[Previous Months][Date Index][Thread Index][Join - Register][Login]
[Message Prev][Message Next][Thread Prev][Thread Next]

Re: [IP] pump at school mistaken for beeper

email @ redacted wrote:
> In my school district 504 is not nearly as enforced as Special Education. It
> is my understanding that a diabetic child qualifies as OHI (Other Health
> Imparied) and is entitled to an IEP. I just had a 5 hour IEP meeting for a
> diabetic student YESTERDAY!

OHI is usually reserved for those who have academic deficits because of
their health impairment. This is what entitles them to receive services
from special education.

If your diabetic child does NOT have academic deficits (and I really
hope s/he doesn't!!!), then OHI is not the appropriate category -- the
child should NOT be placed in special ed classes just because of

The 504 addresses all the concerns of caring for the student's diabetes
at school --  the real issue is making the school officials AWARE -- as
a teacher, you cannot care for a child when you don't know he has an
impairment (and there are many others besides diabetes) -- and we don't
have access to 504 plans unless someone GIVES us the plan. In our
school, the nurse is supposed to do it, but I once went 7 weeks without
knowing there was a diabetic child in my class. 

One of the traps many parents fall into is assuming that because their
child is central in their  own lives, that he is central in school, but
the fact is that teachers and administrators have HERDS of children to
deal with, and will NEVER know your child as well as you do -- I really
need your help as a parent to care properly for your child, and I seldom
find that help forthcoming. I don't have the time to do a 3-hour
research project on each child to find out what his or her particular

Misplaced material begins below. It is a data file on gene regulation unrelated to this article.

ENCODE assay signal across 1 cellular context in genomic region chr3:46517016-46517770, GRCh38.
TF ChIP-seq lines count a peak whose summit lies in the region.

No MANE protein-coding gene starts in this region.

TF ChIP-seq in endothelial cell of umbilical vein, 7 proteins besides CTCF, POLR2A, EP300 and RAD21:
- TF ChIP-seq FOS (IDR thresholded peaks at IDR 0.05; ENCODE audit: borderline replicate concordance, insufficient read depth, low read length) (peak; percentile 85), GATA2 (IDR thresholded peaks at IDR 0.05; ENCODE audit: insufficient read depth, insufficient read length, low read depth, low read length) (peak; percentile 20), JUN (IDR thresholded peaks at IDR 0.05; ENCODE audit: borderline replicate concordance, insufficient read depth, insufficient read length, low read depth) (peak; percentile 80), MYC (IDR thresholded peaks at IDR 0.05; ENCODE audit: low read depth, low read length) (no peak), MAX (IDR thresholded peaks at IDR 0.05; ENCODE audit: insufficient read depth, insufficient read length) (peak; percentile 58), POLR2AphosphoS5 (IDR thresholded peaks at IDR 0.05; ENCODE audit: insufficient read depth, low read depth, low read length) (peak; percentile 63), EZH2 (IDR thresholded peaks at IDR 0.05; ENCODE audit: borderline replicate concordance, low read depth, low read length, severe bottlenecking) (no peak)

needs are, and if no one tells me, and if the child doesn't advocate for
himself, then I'm pretty well stuck in a catch-22 situation -- I'm
responsible for things beyond my control. 

I really wish the mother of this child had contacted me privately and
told me he was diabetic -- and I wish the child had said something to me
-- he was VERY lucky I'm on the lax side and didn't enforce the school
rule about no pop, gum or candy in the classroom!!!!! When he would swig
on his coke (I think he was on NPH in the morning, and I had him 4th
period), I just ignored it -- if an administrator had seen me ALLOW him
to do it (not knowing he was diabetic), I would have been in trouble.
And if I HADN'T allowed him to do it, he might have had a hypo -- and
again, I would have been responsible. Plus having to deal with the kids
who say, "How come HE gets to drink pop and we don't?" -- I'm prohibited
from violating his privacy, so what do I tell the other kids?

Sometimes I think there is a reluctance on BOTH sides to look at the
whole picture -- as both a teacher AND a diabetic, I'm not so quick to
condemn, and I'd much rather look for solutions than lawsuits! 

 ._c- ._c- ._c- ._c- ._c- ._c- ._c- ._c- ._c- ._c- ._c- ._c- ._c- 
 Natalie A. Sera, with all her ducks in a row!
 Type Weird, pumping!
 mailto:email @ redacted
 ._c- ._c- ._c- ._c- ._c- ._c- ._c- ._c-._c- ._c- ._(` ._c- ._c- 
 Can YOU find the ugly duckling? (Hint: it ain't the pumperduck!)
for HELP or to subscribe/unsubscribe, contact: HELP@insulin-pumpers.org
send a DONATION http://www.Insulin-Pumpers.org/donate.shtml